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District of Columbia Chesapeake Bay Program

Satellite photo of Chesapeake Bay

Overview

The Chesapeake Bay Program is a unique regional partnership formed in 1983 to restore the Chesapeake Bay and its tributaries. The District of Columbia has been a partner since its inception, and other partners include the states of Delaware, Maryland, New York, Pennsylvania, Virginia, and West Virginia; the U.S. Environmental Protection Agency (EPA), representing the federal government; the Chesapeake Bay Commission, a tri-state legislative body; and participating advisory groups. The partners have committed to work together through a series of Chesapeake Agreements. The 2014 Chesapeake Watershed Agreement includes 10 goals to advance a vision of clean water, abundant life, conserved lands, public access to water, a vibrant cultural heritage, and a diversity of engaged citizens and stakeholders.

The District Department of Energy & Environment is the D.C. agency responsible for carrying out program activities related to the Chesapeake Bay. We do this by focusing primarily on our own Anacostia and Potomac Rivers and Rock Creek—all of which drain into the Chesapeake Bay.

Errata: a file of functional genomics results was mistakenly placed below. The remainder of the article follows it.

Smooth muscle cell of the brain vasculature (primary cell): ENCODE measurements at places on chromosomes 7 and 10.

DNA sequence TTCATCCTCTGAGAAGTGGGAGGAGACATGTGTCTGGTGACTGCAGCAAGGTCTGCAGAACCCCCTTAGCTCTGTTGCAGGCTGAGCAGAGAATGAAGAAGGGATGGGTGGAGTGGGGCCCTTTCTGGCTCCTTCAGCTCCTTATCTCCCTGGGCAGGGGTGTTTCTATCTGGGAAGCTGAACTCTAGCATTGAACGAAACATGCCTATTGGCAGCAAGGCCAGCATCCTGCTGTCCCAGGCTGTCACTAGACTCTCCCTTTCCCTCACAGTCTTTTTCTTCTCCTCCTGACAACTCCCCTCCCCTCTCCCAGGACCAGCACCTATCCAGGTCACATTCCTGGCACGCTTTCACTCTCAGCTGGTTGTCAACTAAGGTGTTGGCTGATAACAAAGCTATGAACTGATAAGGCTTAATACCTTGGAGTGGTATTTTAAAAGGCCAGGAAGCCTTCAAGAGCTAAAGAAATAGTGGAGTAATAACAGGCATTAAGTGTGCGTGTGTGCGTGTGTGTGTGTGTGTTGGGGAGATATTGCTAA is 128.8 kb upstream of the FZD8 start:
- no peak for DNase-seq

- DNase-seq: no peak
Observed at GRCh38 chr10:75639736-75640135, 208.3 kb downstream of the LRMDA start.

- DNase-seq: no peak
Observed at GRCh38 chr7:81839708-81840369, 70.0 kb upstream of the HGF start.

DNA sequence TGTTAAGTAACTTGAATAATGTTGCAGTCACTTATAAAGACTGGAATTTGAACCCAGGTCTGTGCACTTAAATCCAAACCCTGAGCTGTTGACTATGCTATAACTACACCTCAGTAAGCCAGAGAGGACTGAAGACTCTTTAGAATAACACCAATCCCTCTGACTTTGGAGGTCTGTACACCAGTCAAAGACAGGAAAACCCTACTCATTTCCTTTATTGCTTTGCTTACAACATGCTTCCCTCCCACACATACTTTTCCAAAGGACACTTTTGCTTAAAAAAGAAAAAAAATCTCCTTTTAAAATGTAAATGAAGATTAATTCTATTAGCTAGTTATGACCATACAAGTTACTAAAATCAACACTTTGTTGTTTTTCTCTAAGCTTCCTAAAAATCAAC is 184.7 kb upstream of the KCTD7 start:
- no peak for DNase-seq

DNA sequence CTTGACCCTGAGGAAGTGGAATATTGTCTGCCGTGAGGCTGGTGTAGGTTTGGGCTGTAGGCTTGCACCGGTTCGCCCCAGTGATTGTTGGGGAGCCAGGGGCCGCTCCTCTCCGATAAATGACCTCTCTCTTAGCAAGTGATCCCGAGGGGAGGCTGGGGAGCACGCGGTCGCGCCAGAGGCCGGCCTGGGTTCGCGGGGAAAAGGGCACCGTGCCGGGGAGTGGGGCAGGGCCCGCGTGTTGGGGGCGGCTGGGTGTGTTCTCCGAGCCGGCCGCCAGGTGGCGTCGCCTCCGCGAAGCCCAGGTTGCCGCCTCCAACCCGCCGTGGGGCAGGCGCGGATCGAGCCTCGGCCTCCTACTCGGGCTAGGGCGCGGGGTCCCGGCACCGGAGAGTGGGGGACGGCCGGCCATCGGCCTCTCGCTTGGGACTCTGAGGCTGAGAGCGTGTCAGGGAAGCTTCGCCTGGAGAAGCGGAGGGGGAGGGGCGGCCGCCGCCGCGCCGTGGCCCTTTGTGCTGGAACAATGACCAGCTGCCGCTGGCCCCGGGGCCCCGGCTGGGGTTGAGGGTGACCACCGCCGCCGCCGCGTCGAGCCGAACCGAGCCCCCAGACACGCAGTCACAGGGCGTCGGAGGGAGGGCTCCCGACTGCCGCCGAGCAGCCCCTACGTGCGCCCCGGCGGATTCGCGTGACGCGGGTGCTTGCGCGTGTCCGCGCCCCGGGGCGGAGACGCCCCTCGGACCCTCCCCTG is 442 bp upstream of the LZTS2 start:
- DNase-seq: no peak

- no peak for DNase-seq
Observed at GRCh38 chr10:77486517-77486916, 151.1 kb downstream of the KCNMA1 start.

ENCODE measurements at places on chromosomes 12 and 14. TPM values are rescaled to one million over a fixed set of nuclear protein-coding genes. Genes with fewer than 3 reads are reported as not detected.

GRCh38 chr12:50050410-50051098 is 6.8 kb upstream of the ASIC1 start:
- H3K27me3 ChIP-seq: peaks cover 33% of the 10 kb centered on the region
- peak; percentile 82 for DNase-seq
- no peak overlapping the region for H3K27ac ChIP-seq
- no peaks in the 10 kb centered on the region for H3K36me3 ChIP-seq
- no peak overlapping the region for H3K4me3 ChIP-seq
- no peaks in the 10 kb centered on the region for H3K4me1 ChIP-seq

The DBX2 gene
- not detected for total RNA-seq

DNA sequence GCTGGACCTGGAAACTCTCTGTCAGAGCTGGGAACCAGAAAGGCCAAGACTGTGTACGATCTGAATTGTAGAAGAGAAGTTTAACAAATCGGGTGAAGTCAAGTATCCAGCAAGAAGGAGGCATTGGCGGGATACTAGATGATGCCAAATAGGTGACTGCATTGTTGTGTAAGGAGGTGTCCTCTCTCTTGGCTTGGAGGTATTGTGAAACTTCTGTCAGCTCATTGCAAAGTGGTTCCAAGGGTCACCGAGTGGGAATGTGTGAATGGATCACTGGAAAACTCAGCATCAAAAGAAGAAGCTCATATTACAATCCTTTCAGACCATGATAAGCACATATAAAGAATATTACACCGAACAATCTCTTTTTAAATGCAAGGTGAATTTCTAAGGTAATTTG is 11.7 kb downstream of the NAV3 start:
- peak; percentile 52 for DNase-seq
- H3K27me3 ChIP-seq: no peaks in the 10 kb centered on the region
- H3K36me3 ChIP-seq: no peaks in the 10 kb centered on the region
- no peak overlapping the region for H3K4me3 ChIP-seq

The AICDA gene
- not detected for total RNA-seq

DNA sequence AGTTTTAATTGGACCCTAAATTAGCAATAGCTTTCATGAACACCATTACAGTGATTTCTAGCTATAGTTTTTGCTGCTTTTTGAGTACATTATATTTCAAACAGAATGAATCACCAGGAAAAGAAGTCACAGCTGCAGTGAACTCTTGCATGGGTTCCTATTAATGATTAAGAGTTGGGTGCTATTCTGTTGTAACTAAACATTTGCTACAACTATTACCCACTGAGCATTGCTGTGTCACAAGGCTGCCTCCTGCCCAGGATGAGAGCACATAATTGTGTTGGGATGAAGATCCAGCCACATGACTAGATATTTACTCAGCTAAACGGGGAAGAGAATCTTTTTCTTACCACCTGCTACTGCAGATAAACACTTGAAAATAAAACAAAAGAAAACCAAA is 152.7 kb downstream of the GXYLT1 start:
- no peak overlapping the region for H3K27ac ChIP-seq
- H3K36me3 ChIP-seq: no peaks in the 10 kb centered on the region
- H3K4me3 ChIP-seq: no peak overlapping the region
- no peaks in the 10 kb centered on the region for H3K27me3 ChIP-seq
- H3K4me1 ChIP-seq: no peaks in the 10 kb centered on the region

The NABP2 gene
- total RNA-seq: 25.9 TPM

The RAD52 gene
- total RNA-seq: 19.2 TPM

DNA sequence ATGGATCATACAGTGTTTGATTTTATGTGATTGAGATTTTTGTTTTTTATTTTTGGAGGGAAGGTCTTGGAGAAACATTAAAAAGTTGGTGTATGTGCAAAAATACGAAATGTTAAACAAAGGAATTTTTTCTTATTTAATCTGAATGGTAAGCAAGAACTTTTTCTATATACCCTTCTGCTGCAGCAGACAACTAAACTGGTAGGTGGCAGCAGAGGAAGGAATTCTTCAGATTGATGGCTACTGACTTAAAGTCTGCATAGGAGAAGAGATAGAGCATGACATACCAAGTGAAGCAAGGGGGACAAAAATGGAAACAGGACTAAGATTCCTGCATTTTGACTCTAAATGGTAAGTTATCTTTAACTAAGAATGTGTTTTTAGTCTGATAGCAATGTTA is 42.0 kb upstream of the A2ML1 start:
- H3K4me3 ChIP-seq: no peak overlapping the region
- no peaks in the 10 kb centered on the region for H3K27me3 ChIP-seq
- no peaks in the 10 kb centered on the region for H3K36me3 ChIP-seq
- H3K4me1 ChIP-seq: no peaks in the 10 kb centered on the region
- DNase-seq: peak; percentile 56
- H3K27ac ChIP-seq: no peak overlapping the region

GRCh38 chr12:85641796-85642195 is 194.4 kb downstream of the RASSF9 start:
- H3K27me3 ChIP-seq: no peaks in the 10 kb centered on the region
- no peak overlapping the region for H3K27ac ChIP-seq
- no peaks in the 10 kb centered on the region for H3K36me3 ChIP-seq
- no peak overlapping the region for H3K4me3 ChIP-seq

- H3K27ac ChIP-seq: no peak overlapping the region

Pollution Diet

In 2010, EPA issued the Chesapeake Bay Total Maximum Daily Load (Bay TMDL), a 'pollution diet' limiting the amount of nitrogen, phosphorus, and sediment that can come from each state and the District to the Chesapeake Bay.  The foundation of the Bay TMDL is an accountability framework that includes:

  • Watershed Implementation Plans (WIPs) detailing how the District and states will achieve their pollution limits;
  • Two-Year Milestones that break the longterm WIPs into short-term actions;
  • EPA Oversight of WIP and milestone development and implementation; and
  • Verification to ensure reported steps to reduce pollution are in place.

For more information Contact: [email protected] | (202)574-7606.

Related Content

Learn more about what the District is doing to protect and restore its waterways and programs to help organizations, businesses and residents improve watershed health: